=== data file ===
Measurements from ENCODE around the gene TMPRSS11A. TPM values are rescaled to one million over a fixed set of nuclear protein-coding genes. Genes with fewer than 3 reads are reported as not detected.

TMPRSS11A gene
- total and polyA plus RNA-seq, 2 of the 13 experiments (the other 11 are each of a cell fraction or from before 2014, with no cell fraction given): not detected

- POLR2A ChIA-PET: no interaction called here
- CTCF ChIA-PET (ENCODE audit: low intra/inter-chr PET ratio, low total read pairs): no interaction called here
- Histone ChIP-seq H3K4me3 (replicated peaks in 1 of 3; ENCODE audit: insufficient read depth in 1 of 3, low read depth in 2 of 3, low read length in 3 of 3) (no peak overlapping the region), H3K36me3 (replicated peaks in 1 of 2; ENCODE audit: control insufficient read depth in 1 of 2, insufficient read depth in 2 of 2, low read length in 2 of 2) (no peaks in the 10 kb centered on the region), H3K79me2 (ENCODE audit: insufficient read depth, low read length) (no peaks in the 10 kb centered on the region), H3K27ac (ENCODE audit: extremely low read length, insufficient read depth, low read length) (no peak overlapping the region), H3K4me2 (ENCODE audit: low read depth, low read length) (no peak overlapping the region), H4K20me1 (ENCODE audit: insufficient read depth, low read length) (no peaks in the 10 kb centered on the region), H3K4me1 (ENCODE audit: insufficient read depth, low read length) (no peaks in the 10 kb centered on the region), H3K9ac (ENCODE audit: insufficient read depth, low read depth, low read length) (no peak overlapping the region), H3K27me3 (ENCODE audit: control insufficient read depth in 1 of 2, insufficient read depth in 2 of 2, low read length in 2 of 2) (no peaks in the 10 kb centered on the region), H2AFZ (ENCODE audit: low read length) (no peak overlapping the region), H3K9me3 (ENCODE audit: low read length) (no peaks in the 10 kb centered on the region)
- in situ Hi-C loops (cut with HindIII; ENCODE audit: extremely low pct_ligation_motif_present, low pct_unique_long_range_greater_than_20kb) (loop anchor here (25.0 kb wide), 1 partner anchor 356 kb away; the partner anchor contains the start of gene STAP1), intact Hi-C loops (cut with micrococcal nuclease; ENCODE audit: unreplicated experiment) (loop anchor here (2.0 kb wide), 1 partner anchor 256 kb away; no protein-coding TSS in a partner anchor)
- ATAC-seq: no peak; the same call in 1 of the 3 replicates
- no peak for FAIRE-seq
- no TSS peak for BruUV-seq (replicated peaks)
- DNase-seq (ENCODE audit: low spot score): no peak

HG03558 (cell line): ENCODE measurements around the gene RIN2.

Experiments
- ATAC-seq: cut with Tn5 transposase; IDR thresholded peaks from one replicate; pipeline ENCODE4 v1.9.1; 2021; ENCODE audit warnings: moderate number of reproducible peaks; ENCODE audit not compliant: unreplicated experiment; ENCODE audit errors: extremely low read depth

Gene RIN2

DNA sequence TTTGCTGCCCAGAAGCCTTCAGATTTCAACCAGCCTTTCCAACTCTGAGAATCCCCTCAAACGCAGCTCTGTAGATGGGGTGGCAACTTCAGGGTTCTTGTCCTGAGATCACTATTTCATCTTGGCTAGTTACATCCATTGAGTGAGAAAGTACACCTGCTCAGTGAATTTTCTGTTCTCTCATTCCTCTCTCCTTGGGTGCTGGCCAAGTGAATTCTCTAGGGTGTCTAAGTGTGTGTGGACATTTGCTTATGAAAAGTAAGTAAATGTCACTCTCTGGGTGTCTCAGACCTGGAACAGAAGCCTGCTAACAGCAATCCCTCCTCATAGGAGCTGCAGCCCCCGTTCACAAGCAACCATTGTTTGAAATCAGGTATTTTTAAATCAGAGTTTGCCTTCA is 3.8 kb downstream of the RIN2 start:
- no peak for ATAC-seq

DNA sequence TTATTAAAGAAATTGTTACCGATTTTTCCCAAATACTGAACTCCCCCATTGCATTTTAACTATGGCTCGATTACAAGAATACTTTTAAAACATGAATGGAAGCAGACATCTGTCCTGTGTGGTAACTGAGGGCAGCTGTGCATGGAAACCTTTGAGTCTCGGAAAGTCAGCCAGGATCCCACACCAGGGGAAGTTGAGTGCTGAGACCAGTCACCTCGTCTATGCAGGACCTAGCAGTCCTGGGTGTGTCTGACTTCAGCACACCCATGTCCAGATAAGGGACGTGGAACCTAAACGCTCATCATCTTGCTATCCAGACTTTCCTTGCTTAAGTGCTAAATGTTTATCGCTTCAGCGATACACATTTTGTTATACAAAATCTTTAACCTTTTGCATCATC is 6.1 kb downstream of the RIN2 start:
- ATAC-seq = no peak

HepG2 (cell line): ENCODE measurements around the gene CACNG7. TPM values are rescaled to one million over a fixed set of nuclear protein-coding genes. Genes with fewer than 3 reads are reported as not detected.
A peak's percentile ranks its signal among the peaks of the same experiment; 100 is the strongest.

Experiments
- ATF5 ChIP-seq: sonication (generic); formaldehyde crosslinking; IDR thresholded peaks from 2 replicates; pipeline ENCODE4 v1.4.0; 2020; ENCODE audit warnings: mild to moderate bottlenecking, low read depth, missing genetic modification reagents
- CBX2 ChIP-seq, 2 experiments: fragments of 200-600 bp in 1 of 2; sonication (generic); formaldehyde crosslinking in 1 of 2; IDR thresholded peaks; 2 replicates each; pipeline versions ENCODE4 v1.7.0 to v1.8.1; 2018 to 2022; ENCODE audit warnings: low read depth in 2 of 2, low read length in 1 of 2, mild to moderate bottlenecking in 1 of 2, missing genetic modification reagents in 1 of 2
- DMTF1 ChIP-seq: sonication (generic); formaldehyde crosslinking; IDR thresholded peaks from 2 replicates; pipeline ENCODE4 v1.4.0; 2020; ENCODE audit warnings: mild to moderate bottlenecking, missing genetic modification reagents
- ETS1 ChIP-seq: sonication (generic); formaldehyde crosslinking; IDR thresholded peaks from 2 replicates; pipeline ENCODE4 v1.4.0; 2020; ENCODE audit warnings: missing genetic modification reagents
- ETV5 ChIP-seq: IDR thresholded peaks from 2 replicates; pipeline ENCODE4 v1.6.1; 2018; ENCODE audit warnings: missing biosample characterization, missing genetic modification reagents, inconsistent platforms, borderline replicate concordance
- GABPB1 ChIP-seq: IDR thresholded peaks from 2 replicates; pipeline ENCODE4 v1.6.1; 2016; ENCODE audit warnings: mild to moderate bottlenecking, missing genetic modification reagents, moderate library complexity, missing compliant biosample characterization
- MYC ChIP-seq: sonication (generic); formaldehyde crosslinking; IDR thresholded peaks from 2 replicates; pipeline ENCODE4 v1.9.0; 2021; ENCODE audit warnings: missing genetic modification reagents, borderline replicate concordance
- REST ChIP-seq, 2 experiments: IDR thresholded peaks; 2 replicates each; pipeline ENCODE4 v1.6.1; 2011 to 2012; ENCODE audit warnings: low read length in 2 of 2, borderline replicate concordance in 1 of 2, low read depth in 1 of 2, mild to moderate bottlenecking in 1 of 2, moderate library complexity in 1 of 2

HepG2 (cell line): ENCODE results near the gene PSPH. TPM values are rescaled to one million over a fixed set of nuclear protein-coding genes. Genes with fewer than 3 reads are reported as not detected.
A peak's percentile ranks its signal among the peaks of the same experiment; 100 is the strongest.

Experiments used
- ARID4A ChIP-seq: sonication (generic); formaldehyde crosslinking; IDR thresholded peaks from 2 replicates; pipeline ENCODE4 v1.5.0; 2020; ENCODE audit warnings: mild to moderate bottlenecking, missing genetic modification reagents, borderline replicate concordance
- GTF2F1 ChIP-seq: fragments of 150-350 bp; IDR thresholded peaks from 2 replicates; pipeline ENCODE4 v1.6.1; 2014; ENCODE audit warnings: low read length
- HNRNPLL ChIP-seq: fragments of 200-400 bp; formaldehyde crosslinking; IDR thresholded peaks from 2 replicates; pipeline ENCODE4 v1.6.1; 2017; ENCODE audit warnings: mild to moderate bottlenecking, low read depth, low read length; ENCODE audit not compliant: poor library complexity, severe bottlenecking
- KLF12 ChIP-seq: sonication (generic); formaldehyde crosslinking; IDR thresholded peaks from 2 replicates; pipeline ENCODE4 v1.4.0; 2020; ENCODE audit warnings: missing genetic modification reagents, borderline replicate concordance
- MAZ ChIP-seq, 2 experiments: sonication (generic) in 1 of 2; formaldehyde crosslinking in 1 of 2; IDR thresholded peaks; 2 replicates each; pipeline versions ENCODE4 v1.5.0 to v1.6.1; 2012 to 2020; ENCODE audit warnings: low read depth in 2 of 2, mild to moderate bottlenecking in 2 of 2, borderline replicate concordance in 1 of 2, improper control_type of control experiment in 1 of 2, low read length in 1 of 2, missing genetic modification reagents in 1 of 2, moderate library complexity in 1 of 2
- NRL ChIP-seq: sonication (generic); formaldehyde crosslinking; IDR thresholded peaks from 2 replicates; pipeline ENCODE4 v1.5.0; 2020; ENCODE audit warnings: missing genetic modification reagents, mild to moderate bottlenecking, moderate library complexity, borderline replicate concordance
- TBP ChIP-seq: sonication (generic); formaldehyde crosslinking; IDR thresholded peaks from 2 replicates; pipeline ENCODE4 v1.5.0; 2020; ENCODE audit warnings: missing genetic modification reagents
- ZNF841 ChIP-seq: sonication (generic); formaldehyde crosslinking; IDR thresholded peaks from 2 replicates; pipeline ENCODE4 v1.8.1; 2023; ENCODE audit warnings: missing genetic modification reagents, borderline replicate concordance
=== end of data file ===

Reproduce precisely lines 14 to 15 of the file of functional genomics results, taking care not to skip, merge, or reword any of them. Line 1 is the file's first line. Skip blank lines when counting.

- ATAC-seq: cut with Tn5 transposase; IDR thresholded peaks from one replicate; pipeline ENCODE4 v1.9.1; 2021; ENCODE audit warnings: moderate number of reproducible peaks; ENCODE audit not compliant: unreplicated experiment; ENCODE audit errors: extremely low read depth

Gene RIN2